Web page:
In total, employment in oil and gas extraction totals less than three per cent of total Canadian employment, and around 12 per cent of Alberta’s employment.
Hughes was also intentional not to include so-called “spin-off” jobs in his reporting.
“What the politicians do is say ‘we’ve got to count all of the store owners and money that these workers put into the economy,’ ” he explained. “That sort of assumes the store owners would otherwise be unemployed, which is not accurate. A lot of the jobs numbers that are quoted are huge numbers of spin-off jobs.”
In total, employment in oil and gas extraction totals less than three per cent of total Canadian employment, and around 12 per cent of Alberta’s employment. https://t.co/5uaACUKV81
— DeSmog Canada (@DeSmogCanada) May 1, 2018
Thanks to rapidly rising oilsands emissions, scheduled to hit 115 megatonnes by 2030, it’s appearing unlikely that Canada will hit its Paris Agreement target. Currently, we’re overshooting the mark by a full 66 megatonnes — meaning costly emissions credits will have to be bought.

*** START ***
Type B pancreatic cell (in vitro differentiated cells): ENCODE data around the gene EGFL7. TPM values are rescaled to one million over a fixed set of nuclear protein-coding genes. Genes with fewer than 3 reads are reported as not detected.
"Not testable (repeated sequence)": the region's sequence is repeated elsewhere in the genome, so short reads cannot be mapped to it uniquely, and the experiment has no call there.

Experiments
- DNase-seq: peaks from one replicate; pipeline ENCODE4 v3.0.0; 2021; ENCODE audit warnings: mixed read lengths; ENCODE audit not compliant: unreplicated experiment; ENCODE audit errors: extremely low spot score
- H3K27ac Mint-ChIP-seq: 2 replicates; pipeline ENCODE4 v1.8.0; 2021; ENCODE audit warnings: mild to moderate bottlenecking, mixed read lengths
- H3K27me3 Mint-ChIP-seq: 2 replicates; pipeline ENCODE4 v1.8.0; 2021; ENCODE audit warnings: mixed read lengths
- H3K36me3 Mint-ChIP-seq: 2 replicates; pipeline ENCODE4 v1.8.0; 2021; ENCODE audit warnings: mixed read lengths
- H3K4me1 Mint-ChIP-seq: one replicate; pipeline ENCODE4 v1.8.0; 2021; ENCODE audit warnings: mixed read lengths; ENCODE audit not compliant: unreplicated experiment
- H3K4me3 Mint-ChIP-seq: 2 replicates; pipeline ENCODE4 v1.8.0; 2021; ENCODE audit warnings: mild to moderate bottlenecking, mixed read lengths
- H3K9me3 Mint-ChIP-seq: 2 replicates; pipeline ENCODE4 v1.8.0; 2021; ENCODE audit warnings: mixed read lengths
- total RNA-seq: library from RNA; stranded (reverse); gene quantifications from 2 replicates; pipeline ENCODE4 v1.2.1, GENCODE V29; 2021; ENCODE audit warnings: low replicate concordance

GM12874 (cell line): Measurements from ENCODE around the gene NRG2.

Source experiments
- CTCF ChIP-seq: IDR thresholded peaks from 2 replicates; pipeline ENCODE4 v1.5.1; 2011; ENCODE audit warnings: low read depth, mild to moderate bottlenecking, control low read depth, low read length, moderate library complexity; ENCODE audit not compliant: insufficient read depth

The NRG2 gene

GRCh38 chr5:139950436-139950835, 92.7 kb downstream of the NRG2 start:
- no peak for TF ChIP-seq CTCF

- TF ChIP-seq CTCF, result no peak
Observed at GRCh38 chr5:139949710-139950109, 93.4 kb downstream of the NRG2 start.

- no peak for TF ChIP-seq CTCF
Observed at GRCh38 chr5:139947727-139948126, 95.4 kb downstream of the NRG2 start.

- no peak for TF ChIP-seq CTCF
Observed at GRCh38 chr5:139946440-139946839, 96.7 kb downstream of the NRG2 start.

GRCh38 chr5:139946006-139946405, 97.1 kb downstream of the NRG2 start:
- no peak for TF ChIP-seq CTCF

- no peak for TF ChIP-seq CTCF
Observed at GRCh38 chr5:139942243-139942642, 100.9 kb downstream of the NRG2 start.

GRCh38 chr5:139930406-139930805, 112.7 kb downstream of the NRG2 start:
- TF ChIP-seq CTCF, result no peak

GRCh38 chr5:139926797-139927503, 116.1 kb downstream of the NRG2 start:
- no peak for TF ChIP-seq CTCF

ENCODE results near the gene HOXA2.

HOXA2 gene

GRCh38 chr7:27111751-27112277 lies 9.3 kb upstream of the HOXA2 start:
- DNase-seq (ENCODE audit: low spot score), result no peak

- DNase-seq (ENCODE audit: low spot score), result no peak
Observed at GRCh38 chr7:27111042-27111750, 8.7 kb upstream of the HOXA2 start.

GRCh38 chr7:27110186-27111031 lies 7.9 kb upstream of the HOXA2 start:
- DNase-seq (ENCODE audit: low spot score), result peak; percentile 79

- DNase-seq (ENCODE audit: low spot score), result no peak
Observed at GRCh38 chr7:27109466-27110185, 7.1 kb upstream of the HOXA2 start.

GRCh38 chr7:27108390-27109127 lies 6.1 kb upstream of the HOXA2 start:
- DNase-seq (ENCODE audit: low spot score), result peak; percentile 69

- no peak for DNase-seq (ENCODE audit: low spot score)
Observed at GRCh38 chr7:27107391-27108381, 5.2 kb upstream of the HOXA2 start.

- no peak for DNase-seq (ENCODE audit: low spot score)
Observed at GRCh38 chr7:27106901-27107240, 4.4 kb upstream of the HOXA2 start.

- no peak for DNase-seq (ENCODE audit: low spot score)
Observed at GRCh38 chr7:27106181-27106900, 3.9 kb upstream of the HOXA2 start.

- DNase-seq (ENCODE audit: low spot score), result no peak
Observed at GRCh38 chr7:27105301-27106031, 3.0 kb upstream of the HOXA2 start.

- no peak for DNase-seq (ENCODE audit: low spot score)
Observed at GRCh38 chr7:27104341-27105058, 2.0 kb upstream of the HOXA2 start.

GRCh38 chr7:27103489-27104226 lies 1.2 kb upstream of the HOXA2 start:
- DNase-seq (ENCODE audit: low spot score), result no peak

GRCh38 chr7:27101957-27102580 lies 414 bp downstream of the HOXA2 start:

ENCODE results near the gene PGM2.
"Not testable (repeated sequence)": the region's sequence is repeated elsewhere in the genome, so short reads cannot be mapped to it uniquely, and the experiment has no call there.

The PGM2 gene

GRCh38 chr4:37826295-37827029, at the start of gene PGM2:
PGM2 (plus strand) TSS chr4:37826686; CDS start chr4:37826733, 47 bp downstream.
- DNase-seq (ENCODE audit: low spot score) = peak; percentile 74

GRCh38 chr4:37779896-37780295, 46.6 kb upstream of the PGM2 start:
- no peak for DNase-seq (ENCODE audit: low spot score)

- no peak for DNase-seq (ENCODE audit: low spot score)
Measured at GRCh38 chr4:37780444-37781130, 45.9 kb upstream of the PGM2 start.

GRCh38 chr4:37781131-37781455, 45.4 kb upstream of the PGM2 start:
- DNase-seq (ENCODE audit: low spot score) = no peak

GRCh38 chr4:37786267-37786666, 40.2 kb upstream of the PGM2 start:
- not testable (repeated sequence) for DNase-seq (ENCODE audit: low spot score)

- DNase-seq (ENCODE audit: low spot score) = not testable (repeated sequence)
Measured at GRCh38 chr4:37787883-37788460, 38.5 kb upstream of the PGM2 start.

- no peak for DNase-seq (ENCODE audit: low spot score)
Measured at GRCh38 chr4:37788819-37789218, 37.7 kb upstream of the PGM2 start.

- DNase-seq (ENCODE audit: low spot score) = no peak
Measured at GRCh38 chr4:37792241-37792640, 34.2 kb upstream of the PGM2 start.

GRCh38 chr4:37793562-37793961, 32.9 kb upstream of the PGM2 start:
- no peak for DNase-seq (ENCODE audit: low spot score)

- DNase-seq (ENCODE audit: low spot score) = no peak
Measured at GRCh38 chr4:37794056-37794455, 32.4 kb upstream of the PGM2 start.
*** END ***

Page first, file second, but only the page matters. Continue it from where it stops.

It’s going to get way harder heading towards 2050. By then, oil and gas emissions will require the remainder of the economy to contract by more than 100 per cent. That will require a tremendous amount of low-carbon electricity to pull off, costing anywhere between $30 billion and $70 billion per year from 2017 to 2050.
Hughes is seriously doubtful this will happen — and instead calls for finding efficiencies and reductions from existing systems.
“Investing in reducing consumption will be a very big deal,” he said.
“To me, we have to do as much of that as we can first before spending a lot of money trying to replace business as usual. I don’t think it’s possible. Fossil fuels are just too useful, energy dense and convenient. All of our infrastructure is built based on them. But I think there’s a lot of low-hanging fruit for reducing consumption.”
Hughes spent years chipping away at this report, compiling decades worth of knowledge and sources into one place. He said he’s going to continue updating it now that he has a template.
For the rest of us, the mammoth work now exists as an excellent reference and fact-checking resource for when something a politician or industry exec says sounds a bit off.
“I just want to provide a solid factual basis to go forward,” he concluded. “I’m a grandfather. I have a concern for future generations. I’m a little put off by some of the rhetoric I see on TV. We need to start with the facts and go from there. ”